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Wetlands

, Volume 12, Issue 2, pp 99–105 | Cite as

A comparison of hydric soils, wetlands, and land Use in coastal North Carolina

  • Kevin K. Moorhead
  • Allen E. Cook
Article

Abstract

The objective of this study was to compare hydric soils, wetlands, and land-use patterns for two counties in coastal North Carolina with a Geographic Information System. Soils were digitized from Soil Conservation Service county soil surveys, wetlands from National Wetland Inventory (NWI) maps, and land-use patterns from an environmental atlas of the coastal zone of North Carolina. The soils were consolidated into hydric mineral, hydric organic, and nonhydric soils for analysis. The areas of hydric soils were compared with wetlands or with land use to provide information on the relative distribution of wetland communities by soil type and conversions of wetlands into non-wetland areas by land use. Approximately 50 percent (87,650 ha) of the pre-settlement wetlands have been drained and converted to other uses. The conversions were more pronounced on hydric mineral soils. Conversions of wetlands for agricultural purposes accounted for 63 percent of wetland losses while conversions to pine plantations accounted for an additional 17 percent. Fifteen percent of the existing wetlands were in a state of transition to other land uses. This landscape-level approach complements detailed field studies that examine soil and plant relationships at individual field sites.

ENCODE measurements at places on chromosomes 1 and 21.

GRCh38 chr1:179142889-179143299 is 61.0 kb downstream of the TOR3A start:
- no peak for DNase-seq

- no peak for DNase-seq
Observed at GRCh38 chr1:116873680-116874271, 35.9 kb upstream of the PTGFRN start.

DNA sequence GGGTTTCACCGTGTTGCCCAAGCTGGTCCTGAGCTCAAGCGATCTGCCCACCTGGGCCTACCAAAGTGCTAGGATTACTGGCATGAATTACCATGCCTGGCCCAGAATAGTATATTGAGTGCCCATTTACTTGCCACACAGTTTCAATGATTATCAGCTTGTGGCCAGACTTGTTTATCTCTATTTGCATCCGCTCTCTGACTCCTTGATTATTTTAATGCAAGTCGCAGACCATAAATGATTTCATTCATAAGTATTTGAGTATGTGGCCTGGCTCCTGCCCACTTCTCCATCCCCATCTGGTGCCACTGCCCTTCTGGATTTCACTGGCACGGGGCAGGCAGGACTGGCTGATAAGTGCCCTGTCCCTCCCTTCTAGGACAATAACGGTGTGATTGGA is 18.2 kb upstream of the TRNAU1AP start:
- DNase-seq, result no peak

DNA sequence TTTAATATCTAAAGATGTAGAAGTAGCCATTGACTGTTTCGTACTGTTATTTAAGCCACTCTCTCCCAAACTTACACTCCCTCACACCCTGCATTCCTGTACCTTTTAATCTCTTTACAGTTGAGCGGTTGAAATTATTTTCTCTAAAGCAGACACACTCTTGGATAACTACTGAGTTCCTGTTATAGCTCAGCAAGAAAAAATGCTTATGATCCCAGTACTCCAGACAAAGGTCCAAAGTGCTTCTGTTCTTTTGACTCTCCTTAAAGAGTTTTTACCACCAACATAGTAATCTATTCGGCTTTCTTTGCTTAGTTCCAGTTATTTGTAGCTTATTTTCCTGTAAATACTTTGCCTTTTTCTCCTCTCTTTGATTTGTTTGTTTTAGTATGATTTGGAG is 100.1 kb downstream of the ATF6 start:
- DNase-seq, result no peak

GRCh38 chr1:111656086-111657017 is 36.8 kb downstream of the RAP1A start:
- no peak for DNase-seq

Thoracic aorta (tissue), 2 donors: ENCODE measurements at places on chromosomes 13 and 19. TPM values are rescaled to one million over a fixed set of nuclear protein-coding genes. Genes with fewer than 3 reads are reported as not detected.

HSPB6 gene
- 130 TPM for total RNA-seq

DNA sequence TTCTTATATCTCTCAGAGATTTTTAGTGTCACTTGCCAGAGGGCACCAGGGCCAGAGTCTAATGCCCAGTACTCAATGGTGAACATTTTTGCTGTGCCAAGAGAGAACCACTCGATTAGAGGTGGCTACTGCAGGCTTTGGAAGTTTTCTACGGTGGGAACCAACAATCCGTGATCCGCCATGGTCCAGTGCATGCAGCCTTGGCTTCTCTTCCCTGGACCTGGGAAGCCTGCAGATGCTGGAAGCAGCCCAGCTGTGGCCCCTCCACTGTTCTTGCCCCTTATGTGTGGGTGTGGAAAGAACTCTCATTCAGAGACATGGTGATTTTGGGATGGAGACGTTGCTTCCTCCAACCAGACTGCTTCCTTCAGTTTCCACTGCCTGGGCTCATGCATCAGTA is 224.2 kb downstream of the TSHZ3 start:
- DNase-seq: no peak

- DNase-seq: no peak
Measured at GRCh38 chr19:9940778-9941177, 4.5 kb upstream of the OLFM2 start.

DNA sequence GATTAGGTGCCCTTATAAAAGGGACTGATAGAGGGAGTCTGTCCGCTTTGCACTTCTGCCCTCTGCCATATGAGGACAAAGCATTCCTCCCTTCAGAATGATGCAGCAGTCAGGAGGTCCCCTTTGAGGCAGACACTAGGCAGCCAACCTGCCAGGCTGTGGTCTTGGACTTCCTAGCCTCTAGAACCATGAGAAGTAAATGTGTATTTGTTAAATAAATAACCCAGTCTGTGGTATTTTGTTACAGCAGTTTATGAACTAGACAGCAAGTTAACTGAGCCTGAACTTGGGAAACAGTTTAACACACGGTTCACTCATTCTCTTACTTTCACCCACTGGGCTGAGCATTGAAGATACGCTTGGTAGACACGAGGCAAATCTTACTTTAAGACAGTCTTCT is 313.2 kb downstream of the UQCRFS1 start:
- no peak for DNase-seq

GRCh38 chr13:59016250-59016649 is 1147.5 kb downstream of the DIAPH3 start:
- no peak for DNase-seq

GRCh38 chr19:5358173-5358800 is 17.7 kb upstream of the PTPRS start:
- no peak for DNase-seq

Key Words

GIS hydric soils land use National Wetlands Inventory soil survey wetland losses 

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Copyright information

© Society of Wetlands Scientists 1992

Authors and Affiliations

  • Kevin K. Moorhead
    • 1
  • Allen E. Cook
    • 1
  1. 1.Savannah River Ecology Laboratory Drawer EAiken

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